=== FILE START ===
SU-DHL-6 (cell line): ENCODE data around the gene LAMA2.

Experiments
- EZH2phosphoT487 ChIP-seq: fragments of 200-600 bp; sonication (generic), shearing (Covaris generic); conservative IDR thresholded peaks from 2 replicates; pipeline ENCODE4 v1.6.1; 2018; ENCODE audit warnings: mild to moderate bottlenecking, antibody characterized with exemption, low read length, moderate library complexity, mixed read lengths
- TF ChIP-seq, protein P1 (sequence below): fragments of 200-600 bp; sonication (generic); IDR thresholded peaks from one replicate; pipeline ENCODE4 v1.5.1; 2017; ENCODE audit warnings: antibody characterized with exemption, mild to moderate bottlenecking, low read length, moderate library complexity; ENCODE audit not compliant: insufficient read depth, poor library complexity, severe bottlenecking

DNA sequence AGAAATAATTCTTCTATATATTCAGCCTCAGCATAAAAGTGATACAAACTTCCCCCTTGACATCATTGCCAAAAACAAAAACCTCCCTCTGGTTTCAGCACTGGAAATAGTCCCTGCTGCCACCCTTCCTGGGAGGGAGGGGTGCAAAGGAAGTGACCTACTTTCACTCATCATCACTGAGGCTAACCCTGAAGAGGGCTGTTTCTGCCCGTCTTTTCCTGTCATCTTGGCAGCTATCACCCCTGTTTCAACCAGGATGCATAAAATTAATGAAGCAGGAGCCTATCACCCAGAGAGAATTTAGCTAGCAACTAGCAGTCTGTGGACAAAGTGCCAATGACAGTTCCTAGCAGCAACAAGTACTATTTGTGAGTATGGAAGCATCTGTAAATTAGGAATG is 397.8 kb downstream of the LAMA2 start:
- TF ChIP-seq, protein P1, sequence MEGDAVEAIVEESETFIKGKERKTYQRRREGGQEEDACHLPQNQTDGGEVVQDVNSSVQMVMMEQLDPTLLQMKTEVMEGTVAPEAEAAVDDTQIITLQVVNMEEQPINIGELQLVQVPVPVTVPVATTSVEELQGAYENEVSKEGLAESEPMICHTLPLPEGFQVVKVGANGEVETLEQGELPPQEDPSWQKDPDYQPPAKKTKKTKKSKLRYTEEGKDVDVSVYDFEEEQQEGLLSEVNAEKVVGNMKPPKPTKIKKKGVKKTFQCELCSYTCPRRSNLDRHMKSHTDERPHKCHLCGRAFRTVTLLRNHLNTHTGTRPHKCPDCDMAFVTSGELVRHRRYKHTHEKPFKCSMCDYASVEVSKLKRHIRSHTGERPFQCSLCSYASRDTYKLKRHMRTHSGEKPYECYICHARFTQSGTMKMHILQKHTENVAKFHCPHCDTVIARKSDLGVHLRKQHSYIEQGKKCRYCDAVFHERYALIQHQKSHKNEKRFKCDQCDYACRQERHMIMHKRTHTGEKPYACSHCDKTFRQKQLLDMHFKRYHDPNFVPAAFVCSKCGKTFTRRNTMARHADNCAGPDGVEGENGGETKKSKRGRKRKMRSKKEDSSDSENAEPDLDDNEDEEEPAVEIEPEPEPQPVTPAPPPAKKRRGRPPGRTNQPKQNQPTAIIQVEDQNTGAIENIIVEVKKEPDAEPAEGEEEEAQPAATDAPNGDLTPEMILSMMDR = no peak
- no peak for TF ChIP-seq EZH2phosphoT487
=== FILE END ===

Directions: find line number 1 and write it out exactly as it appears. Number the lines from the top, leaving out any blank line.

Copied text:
SU-DHL-6 (cell line): ENCODE data around the gene LAMA2.